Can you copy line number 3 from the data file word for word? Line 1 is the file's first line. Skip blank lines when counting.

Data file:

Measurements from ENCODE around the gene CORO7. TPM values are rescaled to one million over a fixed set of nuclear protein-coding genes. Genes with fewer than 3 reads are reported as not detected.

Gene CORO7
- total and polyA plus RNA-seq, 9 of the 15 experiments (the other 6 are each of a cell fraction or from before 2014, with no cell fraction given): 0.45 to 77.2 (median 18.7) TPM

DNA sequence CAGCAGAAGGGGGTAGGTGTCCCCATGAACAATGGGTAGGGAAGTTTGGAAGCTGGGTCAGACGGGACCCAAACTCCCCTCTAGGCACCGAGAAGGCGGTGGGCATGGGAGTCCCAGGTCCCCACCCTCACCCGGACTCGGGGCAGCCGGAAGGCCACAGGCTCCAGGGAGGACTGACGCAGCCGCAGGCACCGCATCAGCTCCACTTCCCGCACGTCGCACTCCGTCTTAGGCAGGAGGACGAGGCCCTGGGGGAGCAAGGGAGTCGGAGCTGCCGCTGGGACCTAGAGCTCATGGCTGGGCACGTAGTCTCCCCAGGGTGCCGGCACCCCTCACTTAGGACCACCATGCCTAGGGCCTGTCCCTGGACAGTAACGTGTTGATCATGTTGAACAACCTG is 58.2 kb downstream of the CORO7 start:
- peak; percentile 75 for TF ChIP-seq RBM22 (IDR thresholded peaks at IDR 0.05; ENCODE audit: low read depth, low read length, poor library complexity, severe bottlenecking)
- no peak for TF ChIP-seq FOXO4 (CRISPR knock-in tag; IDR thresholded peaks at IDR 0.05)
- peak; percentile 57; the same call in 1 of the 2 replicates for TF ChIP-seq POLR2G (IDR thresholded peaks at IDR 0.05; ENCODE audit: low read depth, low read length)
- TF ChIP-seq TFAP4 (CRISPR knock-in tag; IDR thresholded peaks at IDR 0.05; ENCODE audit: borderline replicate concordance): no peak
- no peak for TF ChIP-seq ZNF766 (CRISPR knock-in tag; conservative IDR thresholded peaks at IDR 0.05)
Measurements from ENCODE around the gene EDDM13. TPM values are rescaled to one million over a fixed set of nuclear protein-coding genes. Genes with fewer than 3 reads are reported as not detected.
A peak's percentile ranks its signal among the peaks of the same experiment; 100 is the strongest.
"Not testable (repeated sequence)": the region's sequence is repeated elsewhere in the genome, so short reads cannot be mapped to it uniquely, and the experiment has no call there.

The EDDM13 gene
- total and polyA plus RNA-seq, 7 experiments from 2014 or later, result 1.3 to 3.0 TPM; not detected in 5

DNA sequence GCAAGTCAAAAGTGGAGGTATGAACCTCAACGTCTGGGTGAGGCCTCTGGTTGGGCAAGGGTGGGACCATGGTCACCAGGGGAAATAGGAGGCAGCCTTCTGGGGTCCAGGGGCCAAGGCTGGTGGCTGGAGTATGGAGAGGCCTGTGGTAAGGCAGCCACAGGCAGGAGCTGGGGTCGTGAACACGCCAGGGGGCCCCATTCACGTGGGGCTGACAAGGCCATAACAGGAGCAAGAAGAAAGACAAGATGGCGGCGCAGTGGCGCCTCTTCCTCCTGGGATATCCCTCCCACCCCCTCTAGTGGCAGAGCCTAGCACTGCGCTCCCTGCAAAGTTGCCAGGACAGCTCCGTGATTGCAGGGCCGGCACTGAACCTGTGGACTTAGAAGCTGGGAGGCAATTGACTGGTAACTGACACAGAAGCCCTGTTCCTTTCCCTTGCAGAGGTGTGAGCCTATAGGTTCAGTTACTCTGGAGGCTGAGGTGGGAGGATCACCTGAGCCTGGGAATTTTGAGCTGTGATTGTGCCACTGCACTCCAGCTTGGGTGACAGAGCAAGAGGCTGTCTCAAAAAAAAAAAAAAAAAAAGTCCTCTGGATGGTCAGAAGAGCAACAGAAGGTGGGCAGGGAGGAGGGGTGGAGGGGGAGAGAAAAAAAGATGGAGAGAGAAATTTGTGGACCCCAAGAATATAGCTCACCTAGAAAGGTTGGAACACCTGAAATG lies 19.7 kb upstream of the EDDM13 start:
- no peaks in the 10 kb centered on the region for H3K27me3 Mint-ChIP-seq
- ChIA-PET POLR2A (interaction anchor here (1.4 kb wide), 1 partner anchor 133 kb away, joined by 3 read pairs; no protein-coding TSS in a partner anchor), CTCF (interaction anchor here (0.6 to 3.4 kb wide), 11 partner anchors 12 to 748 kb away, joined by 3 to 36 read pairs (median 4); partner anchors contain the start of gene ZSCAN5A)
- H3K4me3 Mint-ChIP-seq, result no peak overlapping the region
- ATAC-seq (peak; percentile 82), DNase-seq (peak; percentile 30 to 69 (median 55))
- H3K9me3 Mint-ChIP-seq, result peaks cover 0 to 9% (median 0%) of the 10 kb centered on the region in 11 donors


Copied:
- total and polyA plus RNA-seq, 9 of the 15 experiments (the other 6 are each of a cell fraction or from before 2014, with no cell fraction given): 0.45 to 77.2 (median 18.7) TPM